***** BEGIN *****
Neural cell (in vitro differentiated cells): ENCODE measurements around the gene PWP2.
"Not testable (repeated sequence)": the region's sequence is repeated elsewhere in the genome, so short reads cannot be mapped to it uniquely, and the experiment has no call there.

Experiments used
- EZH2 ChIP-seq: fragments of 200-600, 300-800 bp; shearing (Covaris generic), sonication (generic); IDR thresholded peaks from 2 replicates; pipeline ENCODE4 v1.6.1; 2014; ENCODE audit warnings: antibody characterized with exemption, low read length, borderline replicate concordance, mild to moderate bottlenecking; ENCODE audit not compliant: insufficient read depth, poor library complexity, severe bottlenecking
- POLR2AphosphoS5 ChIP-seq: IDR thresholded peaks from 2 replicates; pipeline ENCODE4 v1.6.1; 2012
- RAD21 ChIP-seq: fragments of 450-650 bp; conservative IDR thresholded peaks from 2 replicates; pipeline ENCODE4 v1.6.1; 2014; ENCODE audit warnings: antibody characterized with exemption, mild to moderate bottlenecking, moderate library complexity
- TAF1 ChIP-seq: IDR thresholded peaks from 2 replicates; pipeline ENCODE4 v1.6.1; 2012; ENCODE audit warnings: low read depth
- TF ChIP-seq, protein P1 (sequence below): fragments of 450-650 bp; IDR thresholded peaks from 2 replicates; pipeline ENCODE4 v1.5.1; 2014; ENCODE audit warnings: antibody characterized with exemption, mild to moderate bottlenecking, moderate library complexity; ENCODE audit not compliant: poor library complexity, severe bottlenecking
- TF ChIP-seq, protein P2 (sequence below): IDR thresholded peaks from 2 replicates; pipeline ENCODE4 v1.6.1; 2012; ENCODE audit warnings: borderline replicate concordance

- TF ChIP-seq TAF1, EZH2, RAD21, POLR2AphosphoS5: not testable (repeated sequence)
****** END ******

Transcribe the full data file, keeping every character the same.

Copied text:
Neural cell (in vitro differentiated cells): ENCODE measurements around the gene PWP2.
"Not testable (repeated sequence)": the region's sequence is repeated elsewhere in the genome, so short reads cannot be mapped to it uniquely, and the experiment has no call there.

Experiments used
- EZH2 ChIP-seq: fragments of 200-600, 300-800 bp; shearing (Covaris generic), sonication (generic); IDR thresholded peaks from 2 replicates; pipeline ENCODE4 v1.6.1; 2014; ENCODE audit warnings: antibody characterized with exemption, low read length, borderline replicate concordance, mild to moderate bottlenecking; ENCODE audit not compliant: insufficient read depth, poor library complexity, severe bottlenecking
- POLR2AphosphoS5 ChIP-seq: IDR thresholded peaks from 2 replicates; pipeline ENCODE4 v1.6.1; 2012
- RAD21 ChIP-seq: fragments of 450-650 bp; conservative IDR thresholded peaks from 2 replicates; pipeline ENCODE4 v1.6.1; 2014; ENCODE audit warnings: antibody characterized with exemption, mild to moderate bottlenecking, moderate library complexity
- TAF1 ChIP-seq: IDR thresholded peaks from 2 replicates; pipeline ENCODE4 v1.6.1; 2012; ENCODE audit warnings: low read depth
- TF ChIP-seq, protein P1 (sequence below): fragments of 450-650 bp; IDR thresholded peaks from 2 replicates; pipeline ENCODE4 v1.5.1; 2014; ENCODE audit warnings: antibody characterized with exemption, mild to moderate bottlenecking, moderate library complexity; ENCODE audit not compliant: poor library complexity, severe bottlenecking
- TF ChIP-seq, protein P2 (sequence below): IDR thresholded peaks from 2 replicates; pipeline ENCODE4 v1.6.1; 2012; ENCODE audit warnings: borderline replicate concordance

- TF ChIP-seq TAF1, EZH2, RAD21, POLR2AphosphoS5: not testable (repeated sequence)